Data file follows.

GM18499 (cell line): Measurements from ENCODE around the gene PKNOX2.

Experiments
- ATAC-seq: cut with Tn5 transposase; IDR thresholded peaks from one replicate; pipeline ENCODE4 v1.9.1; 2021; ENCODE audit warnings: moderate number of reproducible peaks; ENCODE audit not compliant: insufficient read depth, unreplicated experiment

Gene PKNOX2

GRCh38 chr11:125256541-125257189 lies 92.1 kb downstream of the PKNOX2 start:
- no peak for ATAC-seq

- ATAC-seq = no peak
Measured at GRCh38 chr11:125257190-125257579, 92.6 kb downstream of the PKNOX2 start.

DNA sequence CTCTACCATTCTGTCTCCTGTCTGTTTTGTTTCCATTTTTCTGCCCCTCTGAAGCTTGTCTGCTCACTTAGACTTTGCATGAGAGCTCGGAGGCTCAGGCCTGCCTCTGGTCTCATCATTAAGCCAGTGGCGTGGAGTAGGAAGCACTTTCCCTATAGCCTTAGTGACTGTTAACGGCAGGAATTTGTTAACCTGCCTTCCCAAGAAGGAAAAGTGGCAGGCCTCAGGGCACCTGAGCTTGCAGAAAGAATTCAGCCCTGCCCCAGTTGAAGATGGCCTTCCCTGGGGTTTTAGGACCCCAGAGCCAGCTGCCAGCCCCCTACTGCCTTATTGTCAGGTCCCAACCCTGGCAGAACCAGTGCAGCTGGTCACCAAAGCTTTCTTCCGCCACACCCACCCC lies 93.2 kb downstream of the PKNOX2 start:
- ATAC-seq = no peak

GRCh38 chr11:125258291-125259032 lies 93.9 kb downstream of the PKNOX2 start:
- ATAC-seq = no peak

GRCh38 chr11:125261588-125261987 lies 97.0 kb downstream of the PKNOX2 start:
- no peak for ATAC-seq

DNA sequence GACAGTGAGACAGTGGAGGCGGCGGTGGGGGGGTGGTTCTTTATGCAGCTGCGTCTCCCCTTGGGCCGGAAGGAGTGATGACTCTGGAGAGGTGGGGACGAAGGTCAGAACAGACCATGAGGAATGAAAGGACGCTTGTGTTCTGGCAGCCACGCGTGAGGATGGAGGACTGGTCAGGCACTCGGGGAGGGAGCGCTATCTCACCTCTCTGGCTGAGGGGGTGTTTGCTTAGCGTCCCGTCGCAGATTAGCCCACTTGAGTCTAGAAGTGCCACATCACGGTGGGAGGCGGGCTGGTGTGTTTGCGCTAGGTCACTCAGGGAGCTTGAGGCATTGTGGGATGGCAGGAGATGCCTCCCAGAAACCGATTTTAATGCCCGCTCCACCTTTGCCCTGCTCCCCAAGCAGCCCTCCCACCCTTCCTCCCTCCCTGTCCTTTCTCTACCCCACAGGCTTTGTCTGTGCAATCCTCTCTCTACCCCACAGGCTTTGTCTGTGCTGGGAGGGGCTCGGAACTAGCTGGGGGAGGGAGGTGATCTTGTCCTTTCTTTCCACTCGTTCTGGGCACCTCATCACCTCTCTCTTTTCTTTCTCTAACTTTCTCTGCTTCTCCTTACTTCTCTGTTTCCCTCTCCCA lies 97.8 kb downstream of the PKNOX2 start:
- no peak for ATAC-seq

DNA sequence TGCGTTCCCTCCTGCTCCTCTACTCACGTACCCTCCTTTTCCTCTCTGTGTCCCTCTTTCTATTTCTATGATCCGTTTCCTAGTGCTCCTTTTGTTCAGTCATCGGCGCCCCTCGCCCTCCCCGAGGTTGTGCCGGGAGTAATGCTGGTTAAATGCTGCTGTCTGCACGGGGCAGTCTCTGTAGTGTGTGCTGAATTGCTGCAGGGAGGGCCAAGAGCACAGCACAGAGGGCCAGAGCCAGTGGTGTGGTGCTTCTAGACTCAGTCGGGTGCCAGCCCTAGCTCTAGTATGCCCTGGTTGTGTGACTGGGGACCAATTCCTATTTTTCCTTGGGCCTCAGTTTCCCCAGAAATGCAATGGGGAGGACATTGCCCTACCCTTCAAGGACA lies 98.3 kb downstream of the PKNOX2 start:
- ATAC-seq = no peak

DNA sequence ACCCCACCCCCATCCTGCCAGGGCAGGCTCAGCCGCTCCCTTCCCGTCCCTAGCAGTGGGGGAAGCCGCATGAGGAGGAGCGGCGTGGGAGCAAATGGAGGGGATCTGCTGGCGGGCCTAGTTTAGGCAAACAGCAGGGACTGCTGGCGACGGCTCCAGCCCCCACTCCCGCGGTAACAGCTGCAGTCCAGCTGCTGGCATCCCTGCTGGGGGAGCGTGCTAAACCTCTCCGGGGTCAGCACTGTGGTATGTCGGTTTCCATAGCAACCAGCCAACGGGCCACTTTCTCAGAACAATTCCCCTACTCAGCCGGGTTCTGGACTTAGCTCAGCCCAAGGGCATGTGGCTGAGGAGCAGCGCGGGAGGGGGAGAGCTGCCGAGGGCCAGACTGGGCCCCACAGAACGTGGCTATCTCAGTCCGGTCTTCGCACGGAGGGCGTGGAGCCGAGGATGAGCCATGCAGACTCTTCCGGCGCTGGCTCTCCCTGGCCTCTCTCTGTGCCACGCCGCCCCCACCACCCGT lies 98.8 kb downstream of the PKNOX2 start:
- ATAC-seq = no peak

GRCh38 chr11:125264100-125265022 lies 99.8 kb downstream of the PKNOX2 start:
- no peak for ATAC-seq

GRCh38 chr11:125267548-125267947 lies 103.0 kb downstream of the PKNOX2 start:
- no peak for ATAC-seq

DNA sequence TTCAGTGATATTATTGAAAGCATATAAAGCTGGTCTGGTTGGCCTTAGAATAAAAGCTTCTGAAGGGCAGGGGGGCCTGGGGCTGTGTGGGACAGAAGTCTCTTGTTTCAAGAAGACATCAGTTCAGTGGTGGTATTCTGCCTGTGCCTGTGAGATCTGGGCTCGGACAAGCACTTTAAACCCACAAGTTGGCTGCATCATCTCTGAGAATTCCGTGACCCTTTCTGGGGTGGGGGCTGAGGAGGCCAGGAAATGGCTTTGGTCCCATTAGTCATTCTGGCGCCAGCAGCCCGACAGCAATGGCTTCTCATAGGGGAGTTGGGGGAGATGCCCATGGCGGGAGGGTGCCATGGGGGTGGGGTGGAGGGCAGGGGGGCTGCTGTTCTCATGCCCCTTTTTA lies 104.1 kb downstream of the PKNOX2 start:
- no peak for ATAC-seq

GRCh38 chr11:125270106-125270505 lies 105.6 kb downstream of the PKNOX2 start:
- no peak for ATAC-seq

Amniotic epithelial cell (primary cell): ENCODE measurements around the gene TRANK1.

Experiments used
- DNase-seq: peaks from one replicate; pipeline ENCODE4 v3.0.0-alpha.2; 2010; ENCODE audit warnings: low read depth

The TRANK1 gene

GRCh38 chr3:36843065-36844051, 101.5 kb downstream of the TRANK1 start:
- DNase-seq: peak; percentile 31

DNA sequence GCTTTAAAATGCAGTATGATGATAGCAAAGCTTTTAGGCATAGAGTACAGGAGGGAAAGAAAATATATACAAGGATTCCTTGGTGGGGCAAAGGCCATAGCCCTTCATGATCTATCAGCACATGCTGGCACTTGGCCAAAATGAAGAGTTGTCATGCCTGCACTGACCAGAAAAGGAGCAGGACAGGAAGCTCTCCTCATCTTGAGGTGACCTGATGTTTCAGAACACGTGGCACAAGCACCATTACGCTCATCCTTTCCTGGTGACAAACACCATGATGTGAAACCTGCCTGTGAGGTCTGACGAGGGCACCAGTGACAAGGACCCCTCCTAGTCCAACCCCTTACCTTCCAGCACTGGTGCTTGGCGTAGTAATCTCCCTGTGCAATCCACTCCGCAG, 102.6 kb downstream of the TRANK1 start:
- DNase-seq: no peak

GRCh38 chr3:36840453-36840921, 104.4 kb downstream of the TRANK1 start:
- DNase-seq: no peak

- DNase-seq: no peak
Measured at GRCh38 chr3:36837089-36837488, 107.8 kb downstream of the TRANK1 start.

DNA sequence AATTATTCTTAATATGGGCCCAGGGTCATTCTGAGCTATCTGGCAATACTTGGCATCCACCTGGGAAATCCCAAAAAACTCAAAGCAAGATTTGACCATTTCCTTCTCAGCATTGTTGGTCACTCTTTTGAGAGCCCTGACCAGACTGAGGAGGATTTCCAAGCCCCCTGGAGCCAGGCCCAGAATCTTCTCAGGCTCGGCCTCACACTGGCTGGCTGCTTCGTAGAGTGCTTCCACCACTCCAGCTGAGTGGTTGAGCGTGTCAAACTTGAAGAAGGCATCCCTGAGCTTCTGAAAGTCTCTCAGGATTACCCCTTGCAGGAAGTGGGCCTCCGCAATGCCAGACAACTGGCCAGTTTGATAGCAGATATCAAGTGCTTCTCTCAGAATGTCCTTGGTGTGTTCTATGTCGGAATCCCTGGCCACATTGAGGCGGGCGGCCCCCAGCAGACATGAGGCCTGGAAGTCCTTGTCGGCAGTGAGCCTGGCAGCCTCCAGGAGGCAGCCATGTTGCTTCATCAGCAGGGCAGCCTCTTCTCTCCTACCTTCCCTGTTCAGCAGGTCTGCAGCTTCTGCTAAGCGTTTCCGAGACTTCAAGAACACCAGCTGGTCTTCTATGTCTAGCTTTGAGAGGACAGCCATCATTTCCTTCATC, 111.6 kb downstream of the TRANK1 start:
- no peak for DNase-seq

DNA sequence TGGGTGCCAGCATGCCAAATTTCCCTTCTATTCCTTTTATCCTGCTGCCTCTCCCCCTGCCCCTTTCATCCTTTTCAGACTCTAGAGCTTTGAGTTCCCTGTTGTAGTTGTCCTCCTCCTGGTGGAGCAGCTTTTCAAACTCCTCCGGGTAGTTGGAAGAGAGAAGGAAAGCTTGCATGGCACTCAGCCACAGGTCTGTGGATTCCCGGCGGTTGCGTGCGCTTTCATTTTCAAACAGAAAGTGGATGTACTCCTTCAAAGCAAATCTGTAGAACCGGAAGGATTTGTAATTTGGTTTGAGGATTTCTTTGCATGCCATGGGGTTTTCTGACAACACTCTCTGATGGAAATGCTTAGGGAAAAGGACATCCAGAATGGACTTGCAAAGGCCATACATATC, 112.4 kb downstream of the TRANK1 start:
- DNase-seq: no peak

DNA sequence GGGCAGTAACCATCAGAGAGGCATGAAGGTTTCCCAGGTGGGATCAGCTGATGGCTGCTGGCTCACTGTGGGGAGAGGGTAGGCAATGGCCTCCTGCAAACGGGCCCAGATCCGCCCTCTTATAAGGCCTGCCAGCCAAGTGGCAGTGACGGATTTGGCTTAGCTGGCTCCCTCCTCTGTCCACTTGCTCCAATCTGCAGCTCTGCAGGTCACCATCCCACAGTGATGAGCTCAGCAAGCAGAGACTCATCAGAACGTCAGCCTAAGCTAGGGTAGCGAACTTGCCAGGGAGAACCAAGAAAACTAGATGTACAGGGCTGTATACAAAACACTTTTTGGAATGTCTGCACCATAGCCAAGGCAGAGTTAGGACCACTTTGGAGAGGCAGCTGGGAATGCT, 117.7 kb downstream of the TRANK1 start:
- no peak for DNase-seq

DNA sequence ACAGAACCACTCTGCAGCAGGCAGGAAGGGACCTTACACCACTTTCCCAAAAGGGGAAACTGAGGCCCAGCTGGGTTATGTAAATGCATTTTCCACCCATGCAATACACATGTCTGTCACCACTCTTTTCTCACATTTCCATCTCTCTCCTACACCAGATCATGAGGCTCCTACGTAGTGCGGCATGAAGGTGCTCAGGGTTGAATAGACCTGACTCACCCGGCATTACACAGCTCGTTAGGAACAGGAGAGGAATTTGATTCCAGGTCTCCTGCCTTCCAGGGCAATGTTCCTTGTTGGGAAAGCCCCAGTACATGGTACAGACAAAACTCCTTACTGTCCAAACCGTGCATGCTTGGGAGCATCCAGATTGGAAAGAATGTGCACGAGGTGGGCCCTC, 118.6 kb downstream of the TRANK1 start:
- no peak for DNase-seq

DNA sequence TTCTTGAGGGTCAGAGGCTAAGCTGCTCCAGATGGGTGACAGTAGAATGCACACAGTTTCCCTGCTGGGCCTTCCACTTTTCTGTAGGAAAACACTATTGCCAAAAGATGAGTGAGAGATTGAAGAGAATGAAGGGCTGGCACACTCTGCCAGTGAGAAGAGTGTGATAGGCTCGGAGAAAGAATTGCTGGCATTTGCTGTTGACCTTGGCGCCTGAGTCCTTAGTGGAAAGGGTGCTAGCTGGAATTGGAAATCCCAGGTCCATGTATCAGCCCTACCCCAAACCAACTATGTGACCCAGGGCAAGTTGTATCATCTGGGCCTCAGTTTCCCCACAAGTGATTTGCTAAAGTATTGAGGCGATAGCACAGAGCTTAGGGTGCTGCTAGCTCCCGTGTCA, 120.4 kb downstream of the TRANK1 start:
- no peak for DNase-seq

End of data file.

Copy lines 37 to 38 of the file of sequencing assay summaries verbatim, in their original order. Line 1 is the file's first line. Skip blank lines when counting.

GRCh38 chr3:36840453-36840921, 104.4 kb downstream of the TRANK1 start:
- DNase-seq: no peak